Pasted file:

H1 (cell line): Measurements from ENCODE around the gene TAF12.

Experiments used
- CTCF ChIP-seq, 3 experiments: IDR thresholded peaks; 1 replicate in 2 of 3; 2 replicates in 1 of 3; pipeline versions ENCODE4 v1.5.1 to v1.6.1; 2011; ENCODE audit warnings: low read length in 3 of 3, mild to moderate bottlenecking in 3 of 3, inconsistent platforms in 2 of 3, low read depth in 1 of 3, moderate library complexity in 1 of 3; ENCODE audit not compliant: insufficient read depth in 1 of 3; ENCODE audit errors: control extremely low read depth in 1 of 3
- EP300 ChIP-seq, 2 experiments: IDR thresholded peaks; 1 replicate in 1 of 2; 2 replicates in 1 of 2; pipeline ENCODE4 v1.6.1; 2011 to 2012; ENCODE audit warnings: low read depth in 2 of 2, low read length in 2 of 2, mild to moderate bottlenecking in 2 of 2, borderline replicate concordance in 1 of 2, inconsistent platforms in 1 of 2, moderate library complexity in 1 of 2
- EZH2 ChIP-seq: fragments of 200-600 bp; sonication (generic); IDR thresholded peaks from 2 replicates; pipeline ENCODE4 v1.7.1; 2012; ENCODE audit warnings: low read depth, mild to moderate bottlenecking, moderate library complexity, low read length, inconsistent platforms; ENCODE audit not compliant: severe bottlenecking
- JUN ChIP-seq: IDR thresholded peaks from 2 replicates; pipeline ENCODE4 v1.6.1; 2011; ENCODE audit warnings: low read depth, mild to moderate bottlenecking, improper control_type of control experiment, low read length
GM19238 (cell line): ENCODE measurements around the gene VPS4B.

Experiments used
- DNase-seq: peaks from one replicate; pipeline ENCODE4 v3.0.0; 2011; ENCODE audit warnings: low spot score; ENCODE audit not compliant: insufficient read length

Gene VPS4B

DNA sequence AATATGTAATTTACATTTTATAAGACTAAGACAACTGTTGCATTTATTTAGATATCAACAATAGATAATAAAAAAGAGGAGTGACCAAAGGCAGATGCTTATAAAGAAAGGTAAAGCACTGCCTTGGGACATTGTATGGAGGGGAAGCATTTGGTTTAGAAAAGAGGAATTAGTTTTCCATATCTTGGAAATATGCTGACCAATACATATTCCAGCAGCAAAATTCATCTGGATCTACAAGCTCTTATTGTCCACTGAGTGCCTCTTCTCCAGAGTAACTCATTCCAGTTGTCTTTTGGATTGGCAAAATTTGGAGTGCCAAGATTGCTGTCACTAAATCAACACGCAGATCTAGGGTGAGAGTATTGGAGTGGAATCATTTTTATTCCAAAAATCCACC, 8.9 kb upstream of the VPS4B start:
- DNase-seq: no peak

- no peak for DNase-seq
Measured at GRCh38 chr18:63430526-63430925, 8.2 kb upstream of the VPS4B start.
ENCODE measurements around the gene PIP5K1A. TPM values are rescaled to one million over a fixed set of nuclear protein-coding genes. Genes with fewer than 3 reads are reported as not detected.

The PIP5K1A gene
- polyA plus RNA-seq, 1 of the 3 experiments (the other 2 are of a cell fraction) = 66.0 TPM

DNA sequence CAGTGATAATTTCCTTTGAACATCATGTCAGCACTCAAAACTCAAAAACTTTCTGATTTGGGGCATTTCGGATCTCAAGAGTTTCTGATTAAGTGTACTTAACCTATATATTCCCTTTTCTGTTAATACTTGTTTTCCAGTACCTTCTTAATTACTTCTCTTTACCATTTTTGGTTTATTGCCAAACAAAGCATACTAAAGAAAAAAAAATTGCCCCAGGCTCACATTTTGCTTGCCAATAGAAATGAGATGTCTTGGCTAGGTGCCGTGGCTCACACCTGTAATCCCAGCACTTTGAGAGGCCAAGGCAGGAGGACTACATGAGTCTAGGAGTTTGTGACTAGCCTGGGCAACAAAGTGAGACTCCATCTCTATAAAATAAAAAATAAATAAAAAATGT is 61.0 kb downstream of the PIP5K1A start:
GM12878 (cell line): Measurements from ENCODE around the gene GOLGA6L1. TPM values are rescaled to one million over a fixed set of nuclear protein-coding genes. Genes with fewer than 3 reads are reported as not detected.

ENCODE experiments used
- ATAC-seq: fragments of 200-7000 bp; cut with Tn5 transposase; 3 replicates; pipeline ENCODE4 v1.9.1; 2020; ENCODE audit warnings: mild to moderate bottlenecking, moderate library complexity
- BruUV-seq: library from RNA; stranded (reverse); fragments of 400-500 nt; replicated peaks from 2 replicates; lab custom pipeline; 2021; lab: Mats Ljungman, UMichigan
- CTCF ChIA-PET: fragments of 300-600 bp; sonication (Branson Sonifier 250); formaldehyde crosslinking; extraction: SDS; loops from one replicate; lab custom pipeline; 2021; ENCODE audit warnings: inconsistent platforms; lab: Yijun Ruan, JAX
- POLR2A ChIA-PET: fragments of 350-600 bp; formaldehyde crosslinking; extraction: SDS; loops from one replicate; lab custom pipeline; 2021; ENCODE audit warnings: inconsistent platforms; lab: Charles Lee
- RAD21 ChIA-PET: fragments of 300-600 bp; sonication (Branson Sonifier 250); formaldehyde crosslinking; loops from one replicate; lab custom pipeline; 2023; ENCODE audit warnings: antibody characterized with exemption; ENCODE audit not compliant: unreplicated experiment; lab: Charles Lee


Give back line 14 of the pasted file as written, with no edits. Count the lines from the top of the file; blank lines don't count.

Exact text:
Measured at GRCh38 chr18:63430526-63430925, 8.2 kb upstream of the VPS4B start.